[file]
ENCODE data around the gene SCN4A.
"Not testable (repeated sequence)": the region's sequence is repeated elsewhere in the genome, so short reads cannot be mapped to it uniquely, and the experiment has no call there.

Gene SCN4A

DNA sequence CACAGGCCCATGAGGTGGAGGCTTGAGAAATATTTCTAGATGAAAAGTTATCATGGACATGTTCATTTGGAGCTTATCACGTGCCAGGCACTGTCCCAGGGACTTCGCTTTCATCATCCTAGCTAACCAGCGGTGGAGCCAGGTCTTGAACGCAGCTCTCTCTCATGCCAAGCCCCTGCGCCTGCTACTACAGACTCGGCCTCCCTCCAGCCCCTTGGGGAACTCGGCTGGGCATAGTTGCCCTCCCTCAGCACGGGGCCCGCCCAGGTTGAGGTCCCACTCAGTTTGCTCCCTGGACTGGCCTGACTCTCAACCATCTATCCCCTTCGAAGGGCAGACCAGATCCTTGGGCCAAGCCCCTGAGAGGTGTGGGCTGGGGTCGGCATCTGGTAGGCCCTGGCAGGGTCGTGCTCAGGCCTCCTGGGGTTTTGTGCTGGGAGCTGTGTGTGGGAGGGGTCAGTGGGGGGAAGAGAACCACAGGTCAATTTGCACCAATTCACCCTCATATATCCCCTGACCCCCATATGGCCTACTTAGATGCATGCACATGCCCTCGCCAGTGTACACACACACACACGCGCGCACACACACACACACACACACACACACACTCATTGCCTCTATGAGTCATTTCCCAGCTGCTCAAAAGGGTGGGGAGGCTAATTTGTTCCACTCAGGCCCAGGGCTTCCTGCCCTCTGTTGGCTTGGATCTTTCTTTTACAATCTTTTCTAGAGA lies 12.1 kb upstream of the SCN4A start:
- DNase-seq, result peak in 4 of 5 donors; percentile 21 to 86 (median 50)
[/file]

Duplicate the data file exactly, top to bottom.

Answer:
ENCODE data around the gene SCN4A.
"Not testable (repeated sequence)": the region's sequence is repeated elsewhere in the genome, so short reads cannot be mapped to it uniquely, and the experiment has no call there.

Gene SCN4A

DNA sequence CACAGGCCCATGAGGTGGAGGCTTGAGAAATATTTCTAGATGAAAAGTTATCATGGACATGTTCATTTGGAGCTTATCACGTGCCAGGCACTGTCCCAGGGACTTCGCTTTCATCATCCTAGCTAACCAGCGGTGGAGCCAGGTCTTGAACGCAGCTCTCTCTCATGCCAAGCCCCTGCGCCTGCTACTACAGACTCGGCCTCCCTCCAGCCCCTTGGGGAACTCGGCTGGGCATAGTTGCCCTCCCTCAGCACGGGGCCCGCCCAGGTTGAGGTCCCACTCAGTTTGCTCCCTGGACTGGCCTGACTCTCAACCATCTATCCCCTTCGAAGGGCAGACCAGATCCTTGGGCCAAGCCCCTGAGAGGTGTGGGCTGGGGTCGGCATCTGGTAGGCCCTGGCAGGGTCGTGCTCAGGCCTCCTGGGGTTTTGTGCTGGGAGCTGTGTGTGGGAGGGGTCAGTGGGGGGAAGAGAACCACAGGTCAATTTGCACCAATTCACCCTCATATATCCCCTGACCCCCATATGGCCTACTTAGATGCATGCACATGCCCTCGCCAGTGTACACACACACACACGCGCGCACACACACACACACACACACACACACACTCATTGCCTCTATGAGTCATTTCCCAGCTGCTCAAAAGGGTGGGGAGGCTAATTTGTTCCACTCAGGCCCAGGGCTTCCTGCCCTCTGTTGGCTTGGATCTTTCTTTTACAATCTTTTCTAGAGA lies 12.1 kb upstream of the SCN4A start:
- DNase-seq, result peak in 4 of 5 donors; percentile 21 to 86 (median 50)